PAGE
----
PETER CLAYTON

PAUL LEE

RICHARD BOYLE

ROSS COLGAN

GRAHAME CURTIS

MAEVE EYDMANN

NIKOS GATOS

TOM O’FLAHERTY

BENOIT LEGROSS

NICOLETTE NEWMAN

JANE PATON

VENETIA PENNA

OLLIE WEIGALL

RUGGERO TOMASINO

JAMES STONE

VINCENT TECHER

CHRISTIAN POULLAY

ARRON TURNBULL

ALEX WEBB

ADAM BAILEY

CHRISTOPHER PUCHTA

DAN HARROD

Visual Effects by RODEO FX, Montreal, Canada

 

VFX Producers SEBASTIEN MOREAU JORDAN SOLES

VFX Supervisor MATTHEW ROULEAU

 

Visual Effects by NVIZIBLE

 

MATT KASMIR

KRIS WRIGHT

KIM PHELAN

CHRIS LUNNEY

ADAN ROWLAND

CIARAN KEENAN

STEFAN GERSTHEIMER

MARTIN CHAMNEY

ZACH DU TOIT

SAM CHURCHIIL

CHARLOTTE LARIVE

SIMON-PIERRE PUECH

JEREMEY HEY

JOHN KAY

TOM BALOGH

 

Pre-visualization by THE THIRD FLOOR, INC.

Previs Supervisor

ALBERT CHENG

 

Digital Artists

MARGAUX DURAND-RIVAL

MICHELLE BLOK

NICHOLAS FREESTON

CLAUDIO CLAMENTE

IAN DIFFER

JOANNA MIGODZINSKA

CHRIS OLSEN

FLORIAN PARROT

REBECCA ROSE

JACOPO SEBASTIANI

MATTHEW SMART

 

3D Conversion by PRIME FOCUS

Creative Supervisor

MERZIN TAVARIA

Stereo Supervisor

RICHARD W. BAKER

Visual Effects Producers

MATTHEW BRISTOWE STEPHEN MASCARENHAS

Stereo Production

BARRY O’BRIEN JIMMY PHILIP VALERIA ANDINO

FRANKLIN MASCARENHAS VIKKI CHAPMAN RICHARD EDWARDS

BAKSHAD AMROLIA BEN HARRISON CHRIS PRESTON-BARNES

GUS MELTON RICHARD PRING JAMES CUNDILL

LASZLO RIKKER JANAK GRIFFIN-RAI LUKE GRAY

EOIN GREENHAM VILI IVANOV ROBIN EMERSON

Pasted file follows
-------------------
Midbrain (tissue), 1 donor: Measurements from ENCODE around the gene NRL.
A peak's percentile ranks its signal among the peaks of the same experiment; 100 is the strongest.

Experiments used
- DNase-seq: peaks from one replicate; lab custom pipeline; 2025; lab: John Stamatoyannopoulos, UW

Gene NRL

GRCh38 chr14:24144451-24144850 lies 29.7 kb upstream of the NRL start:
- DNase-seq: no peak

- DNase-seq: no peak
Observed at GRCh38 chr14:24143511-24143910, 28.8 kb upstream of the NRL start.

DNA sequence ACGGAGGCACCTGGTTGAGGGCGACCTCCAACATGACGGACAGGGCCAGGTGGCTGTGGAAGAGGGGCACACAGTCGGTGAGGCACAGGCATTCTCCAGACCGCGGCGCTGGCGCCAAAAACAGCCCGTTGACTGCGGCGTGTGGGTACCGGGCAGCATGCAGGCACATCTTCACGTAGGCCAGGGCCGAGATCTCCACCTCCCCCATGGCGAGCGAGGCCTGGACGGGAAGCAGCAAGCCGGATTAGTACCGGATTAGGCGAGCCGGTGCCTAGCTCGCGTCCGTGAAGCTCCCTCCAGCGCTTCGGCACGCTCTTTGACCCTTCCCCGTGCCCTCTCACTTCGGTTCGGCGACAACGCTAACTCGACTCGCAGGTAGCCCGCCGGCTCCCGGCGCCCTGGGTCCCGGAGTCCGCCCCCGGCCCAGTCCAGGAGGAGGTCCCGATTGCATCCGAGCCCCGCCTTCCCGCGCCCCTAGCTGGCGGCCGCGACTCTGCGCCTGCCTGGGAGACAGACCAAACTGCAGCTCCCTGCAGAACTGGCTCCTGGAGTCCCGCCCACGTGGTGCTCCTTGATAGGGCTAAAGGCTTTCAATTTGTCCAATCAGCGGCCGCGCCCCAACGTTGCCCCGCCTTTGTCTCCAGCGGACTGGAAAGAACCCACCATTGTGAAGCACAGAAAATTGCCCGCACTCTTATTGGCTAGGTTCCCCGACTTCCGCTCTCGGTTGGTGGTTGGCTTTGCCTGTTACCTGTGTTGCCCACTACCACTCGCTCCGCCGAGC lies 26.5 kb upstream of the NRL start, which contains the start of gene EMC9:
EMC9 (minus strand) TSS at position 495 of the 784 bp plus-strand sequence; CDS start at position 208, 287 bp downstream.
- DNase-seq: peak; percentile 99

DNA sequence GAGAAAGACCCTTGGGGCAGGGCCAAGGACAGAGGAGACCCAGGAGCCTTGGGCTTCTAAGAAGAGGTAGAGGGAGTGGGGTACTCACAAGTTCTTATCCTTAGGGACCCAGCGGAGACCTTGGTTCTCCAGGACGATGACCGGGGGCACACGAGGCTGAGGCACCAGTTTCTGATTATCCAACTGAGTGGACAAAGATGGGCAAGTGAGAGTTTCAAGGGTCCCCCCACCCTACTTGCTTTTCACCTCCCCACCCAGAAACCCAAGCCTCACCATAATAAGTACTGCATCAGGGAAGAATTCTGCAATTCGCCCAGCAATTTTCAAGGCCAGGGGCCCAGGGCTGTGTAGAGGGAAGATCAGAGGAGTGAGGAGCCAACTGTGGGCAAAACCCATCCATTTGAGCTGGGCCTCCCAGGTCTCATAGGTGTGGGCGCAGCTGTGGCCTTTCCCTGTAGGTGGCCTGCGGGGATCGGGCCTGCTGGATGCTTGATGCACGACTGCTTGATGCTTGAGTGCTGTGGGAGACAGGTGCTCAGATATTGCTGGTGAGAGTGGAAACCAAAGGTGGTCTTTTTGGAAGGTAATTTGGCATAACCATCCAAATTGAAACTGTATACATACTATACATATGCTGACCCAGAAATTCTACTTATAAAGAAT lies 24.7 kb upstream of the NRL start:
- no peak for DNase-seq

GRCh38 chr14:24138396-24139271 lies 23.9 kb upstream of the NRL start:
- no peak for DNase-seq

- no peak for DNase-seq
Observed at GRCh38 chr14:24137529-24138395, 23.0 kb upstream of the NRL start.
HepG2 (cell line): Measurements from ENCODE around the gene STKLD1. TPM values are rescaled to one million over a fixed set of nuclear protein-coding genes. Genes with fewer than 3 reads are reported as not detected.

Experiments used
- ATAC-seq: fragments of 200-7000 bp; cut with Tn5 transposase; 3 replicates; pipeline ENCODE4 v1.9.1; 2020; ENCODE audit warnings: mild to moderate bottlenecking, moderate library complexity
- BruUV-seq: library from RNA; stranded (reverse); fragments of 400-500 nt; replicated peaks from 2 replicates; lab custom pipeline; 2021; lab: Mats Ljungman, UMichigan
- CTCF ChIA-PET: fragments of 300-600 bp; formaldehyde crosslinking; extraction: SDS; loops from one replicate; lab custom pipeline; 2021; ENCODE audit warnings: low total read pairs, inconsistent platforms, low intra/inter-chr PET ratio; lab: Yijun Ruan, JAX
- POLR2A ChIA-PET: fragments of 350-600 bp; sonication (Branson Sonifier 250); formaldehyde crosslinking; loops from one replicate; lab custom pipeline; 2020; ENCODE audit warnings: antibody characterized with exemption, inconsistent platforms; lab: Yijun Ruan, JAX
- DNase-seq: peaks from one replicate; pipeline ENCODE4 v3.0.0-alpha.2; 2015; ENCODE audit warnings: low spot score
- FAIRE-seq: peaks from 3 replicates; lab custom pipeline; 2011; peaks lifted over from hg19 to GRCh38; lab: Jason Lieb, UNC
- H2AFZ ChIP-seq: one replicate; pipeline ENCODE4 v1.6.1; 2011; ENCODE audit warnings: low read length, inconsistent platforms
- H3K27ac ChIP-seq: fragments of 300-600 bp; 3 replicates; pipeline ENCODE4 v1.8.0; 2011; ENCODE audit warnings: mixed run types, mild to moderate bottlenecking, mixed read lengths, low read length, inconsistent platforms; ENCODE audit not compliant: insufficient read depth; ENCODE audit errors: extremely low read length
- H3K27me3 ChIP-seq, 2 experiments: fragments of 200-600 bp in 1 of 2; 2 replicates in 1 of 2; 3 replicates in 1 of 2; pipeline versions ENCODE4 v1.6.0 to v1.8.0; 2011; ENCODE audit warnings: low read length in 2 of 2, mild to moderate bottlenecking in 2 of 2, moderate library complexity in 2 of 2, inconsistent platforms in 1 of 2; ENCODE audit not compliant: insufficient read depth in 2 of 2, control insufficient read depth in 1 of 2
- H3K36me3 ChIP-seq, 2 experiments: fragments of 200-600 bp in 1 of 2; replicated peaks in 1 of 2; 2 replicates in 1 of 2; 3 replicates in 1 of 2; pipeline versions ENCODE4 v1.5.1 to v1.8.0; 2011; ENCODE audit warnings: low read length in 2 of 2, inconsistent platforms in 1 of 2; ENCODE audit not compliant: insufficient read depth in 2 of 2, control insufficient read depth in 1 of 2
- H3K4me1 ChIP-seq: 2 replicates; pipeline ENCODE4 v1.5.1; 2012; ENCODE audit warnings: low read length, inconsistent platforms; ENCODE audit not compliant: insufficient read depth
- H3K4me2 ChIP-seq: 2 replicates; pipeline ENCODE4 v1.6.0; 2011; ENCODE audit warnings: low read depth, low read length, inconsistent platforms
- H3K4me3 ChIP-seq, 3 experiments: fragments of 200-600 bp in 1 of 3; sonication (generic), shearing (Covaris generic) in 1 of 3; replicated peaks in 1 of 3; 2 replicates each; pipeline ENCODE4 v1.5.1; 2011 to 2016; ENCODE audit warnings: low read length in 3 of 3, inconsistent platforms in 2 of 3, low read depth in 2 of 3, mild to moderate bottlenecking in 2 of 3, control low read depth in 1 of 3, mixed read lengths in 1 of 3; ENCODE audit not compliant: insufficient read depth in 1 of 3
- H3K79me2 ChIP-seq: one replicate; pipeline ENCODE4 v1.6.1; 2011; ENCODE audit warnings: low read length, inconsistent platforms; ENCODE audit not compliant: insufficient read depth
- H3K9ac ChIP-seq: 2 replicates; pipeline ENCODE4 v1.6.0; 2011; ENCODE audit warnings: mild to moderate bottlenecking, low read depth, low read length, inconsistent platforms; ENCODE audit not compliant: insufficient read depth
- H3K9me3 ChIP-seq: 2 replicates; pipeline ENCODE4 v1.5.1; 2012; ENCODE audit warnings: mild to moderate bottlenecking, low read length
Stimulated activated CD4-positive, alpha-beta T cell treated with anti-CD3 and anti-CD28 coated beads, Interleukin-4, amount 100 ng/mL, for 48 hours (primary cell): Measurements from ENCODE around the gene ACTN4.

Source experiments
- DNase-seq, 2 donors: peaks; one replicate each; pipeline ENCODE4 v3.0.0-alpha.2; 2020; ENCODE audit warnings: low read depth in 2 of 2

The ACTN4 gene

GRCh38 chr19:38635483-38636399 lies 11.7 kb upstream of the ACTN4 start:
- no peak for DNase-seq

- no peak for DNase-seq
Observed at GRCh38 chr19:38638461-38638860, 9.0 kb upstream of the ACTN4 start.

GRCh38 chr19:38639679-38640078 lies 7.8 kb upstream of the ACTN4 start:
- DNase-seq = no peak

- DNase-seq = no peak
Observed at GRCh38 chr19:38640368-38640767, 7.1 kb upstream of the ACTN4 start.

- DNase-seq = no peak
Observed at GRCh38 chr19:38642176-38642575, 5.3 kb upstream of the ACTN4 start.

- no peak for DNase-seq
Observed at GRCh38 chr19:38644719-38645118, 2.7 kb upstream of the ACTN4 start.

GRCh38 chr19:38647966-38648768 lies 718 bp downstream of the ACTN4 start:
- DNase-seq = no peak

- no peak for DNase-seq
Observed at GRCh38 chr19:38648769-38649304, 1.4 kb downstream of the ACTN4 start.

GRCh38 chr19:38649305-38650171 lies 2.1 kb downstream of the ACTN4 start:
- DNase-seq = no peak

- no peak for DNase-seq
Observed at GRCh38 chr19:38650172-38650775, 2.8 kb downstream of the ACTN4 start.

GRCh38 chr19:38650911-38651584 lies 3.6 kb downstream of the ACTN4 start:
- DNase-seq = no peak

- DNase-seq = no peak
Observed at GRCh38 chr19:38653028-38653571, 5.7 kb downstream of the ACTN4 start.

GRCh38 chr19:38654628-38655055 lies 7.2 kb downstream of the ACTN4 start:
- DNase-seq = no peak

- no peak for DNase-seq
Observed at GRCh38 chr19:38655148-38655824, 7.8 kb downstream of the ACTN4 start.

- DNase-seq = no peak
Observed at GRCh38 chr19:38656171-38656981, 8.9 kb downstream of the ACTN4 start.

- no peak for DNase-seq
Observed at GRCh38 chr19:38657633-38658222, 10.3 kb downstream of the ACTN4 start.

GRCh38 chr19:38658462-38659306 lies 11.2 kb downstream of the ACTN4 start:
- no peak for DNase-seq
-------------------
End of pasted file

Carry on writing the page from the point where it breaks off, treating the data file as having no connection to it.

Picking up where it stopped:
OLIVER ALLEN-WIELEBNOWSKI FRANCESCO CAPONE ARTURS VAITILAVICS

DHIRAJ S SUKHEJA PARMINDER CHADDA CHRISTOPHER MAW

PUNEET SAMRA AOIFE GREENHAM DANIELLE REIS

BHAVESH MANSUKH RANK MARC BRZEZICKI DAVEY ATKINSON

HARSHAD MASURKAR ALAN TORMEY ESME COLEMAN

MAHESH PATIL ALBENA IVANOVA HERNAN BARROS

OMKAR S RAHATE ALEX HOPKINS JASON HAYES

SANKET KULKARNI AMELIA BRAEKKE-DYER JEMMEL MATHESON

WAGH RAHUL RAMESH ANDREW BRITTAIN VISHAL PATEL

SANJIV.SABLE ANDREW EMERSON GOURAV GUPTA

AVDESH SHUKLA BROOKE MCGOWAN ROHAN TIRKEY

MANDEEP SINGH TOM DUCKETT DIXA HEMANT DESAI

SOMIEL KAPRE TRISTAN NIETO JIGNESH VINODBHAI SOLANKI

AKASH MANGAVKAR RAJAT ROY MAYANK MISHRA

LAXMAN GHUMLA KAT KELLY RAKHEE GHOSH

ROMI KIRAN JOSE DAVID PERLA VENKATESWARLU

KEVIN MALIAKAL KAREN ELLIOTT SHREERAJ GOPI

SACHIN PATIDAR KEVIN POWER SUBHADIP.MALAKAR

PRIYAL MAHADIK MARIA ASIM ALI ANKIT VYAS

MANU JAIN MOHIT VARDE TARUN JAIN

B HARSHAVARDHAN NARESH RAWAT ROHIT GUJAR

HIMANSHU AJMERA PETER BARTFAY GUFRAN KHAN

MANISH G CHAVAN ROHIT KORGAONKAR NITIN KUMAR BAHL

NITIN RAVINDRA CHAVAN SHELDON BRATHWAITE SAVIO CRUZ

RAJAN GULATI STEPHANIE COOPER PRANJAL SAXENA

VINIT VITHAL GOHIL PIYUSH JAIN RIYAZ NAGPURWALA

SWAPNIL KULKARNI RAVI KUMAR SINGH BHAVIN VORA

AMOL PAWAR RAVINDER SINGH BISHNOI VIKRAM DHARANKAR

BINOY THOMAS SUDARSHAN DHARMARAJAN ASHWIN D’SOUZA

SANDEEP GAMRE GIRISH TAKALE RICHARD BEST